26 Dec 2014 Presepe: Best 5 Nativity Sets in Italy
In the 1200’s, excited after seeing the birthplace of Jesus Christ, St. Francis of Assisi held a reenactment of the Christmas miracle in a cave outside of Greccio, Italy. With the Pope’s blessing, nativity scenes, both static and live, became a cherished part of the Italian – and worldwide – Christmas celebration. Presepe, or Presepi Viventi, are still set up and reenacted all throughout Italy.
Most churches and families put up their mangers and nativity scenes on December 8, the feast of the Immaculate Conception. But if you see an empty crib in the manger before Christmas Eve, that’s because tradition holds that the Christ child does not appear until December 24th. Many living nativity pageants are held beginning in the middle of December through January 6th, the day the three wise men arrived to present their gifts to Jesus. Here are some of the most famous places to view traditional Italian nativity scenes.In Greccio, the original living nativity is recreated every year in the same place where St. Francis started the tradition. The tiny town in Lazio, north of Rome, also has a library dedicated to the history of the nativity.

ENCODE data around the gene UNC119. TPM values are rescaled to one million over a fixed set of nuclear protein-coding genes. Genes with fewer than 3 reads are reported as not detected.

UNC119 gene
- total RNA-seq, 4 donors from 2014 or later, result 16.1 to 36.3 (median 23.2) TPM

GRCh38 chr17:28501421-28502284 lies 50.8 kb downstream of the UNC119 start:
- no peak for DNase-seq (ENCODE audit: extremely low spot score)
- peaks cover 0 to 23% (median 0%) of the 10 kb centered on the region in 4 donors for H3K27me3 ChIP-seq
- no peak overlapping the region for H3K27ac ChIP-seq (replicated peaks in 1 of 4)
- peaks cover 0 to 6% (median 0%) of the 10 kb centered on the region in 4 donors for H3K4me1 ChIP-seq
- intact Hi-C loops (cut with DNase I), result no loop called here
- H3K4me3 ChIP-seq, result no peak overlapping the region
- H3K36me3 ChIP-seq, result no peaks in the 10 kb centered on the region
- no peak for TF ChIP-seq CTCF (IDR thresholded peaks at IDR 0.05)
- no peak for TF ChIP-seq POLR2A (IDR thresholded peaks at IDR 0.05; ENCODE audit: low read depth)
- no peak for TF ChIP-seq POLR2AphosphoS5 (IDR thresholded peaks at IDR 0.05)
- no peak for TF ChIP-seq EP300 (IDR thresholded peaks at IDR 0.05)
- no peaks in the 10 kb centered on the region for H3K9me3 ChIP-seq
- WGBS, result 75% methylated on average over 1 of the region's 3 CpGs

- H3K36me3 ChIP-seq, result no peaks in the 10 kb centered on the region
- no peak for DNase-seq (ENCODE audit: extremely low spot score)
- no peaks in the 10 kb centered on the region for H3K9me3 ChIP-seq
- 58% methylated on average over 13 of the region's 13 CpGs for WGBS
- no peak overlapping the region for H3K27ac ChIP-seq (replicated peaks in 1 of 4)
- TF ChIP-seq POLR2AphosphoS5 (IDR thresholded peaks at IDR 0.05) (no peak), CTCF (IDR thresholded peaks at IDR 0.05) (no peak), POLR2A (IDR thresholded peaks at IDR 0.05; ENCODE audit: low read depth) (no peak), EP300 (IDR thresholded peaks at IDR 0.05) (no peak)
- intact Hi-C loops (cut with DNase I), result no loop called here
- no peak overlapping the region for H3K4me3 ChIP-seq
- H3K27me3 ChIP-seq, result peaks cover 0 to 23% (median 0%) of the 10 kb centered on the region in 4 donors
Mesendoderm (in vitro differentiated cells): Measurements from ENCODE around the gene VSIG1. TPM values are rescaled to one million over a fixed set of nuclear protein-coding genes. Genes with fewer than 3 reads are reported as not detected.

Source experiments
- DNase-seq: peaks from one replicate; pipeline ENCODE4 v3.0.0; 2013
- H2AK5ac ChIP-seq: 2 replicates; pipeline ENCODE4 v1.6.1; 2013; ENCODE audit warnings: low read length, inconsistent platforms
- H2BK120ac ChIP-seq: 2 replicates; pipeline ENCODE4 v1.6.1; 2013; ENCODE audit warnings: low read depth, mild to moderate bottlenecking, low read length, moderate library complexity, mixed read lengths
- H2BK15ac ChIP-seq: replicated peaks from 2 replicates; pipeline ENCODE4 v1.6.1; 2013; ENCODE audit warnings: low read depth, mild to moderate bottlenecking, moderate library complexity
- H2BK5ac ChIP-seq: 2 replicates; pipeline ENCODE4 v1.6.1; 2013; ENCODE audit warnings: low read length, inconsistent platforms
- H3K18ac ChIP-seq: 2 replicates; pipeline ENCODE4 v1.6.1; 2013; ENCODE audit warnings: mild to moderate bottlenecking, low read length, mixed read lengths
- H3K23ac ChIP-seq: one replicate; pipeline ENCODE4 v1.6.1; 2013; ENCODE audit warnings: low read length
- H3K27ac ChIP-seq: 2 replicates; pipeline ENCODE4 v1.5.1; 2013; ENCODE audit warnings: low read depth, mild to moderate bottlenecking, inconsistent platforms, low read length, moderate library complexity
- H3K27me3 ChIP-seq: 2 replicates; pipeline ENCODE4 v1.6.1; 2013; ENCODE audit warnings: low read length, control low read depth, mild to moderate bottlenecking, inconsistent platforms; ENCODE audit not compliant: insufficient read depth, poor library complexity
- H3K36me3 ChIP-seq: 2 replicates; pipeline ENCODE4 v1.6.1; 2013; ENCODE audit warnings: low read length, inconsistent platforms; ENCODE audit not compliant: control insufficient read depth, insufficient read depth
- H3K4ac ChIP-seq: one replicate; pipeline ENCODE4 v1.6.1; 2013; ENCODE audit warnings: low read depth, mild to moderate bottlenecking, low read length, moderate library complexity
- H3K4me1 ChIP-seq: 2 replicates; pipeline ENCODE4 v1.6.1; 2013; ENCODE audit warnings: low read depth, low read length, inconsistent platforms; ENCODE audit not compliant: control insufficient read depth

Starting in the 1980’s, the Vatican has erected a manger and nativity in St. Peter’s Square. The Pope also blesses cribs for nativity scenes all over in a special ceremony started by Pope John Paul II. Rome is also home to a museum dedicated to the nativity, with figurines of all sorts of materials from all over the world.
The Presepe in Sicily traditionally goes beyond just a manger scene – often an entire village is recreated! In live presentations, these traditional villages often include artisans recreating trades from around the 18th century.
Naples is particularly famous for its static nativity scenes. Hundreds are put up around the city, many with many intricately carved figurines, including animals, villagers and additional scenery. Don’t forget the angels and other celestial worshippers! Several antique manger scenes can also be found in the museum in Naples dedicated to the Presepe.
Like Naples, Genoa was also a center of production of carved figurines for the Christmas scenes. Some nativity scenes in the city are open to visitors year round! Also, walking tours are available to make sure you see all of the historically important displays.
Wherever your Italian Christmas holiday takes you, be sure to visit at least a few different live and still nativity scenes. There are so many different styles, from small, humble mangers to baroque, expansive scenes with entire villages. It’s an important Christmas tradition that will continue for centuries more in Italy, the country where it was started.